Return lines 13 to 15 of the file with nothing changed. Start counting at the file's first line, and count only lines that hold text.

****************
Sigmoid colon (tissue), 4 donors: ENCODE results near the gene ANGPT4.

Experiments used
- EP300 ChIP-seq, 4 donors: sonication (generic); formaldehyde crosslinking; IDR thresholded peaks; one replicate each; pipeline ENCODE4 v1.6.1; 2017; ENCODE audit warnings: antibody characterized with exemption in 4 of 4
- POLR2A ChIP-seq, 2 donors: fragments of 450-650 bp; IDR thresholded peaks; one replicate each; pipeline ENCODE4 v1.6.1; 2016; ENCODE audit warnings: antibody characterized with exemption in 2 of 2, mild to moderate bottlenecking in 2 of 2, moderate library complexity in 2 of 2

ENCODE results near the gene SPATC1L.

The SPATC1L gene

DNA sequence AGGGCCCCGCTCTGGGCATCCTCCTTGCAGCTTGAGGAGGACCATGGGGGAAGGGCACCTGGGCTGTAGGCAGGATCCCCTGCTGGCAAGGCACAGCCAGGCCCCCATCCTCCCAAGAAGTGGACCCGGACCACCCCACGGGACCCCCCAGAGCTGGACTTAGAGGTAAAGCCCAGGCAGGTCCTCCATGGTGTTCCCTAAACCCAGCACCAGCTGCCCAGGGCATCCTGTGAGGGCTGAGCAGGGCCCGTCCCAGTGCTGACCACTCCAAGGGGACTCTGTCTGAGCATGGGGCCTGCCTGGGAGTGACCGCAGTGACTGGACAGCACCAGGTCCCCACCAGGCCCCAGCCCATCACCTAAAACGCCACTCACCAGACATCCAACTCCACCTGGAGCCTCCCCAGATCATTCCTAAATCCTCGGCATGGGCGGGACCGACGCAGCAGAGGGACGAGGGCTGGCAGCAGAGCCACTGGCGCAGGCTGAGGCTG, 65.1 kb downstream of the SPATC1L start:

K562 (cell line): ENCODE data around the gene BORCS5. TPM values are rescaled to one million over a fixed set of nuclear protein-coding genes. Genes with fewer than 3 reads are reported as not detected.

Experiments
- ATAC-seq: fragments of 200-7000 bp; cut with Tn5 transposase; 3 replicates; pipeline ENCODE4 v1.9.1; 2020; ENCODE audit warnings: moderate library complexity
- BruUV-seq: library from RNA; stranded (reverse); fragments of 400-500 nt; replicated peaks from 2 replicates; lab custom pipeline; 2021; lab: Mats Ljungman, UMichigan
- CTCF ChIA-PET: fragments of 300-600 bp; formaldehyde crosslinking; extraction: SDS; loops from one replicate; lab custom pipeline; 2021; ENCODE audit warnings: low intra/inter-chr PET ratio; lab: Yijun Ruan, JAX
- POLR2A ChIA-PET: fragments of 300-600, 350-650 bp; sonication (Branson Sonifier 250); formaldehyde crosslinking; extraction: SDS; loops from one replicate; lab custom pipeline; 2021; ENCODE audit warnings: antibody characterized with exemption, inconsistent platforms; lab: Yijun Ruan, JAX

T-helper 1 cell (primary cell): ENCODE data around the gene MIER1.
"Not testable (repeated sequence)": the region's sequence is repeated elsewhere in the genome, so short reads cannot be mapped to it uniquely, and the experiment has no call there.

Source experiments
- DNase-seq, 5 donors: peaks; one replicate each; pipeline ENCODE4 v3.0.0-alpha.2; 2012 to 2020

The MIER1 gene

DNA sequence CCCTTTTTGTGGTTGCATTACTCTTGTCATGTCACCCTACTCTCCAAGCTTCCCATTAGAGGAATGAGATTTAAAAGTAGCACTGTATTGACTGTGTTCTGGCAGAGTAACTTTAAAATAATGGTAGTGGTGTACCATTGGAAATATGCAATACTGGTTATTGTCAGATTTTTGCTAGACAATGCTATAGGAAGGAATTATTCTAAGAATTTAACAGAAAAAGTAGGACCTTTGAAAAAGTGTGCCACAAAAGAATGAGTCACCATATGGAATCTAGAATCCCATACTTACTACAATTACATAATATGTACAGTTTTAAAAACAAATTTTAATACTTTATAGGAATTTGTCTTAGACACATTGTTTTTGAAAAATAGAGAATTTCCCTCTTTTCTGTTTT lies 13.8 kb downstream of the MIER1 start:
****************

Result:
- POLR2A ChIA-PET: fragments of 300-600, 350-650 bp; sonication (Branson Sonifier 250); formaldehyde crosslinking; extraction: SDS; loops from one replicate; lab custom pipeline; 2021; ENCODE audit warnings: antibody characterized with exemption, inconsistent platforms; lab: Yijun Ruan, JAX

T-helper 1 cell (primary cell): ENCODE data around the gene MIER1.
"Not testable (repeated sequence)": the region's sequence is repeated elsewhere in the genome, so short reads cannot be mapped to it uniquely, and the experiment has no call there.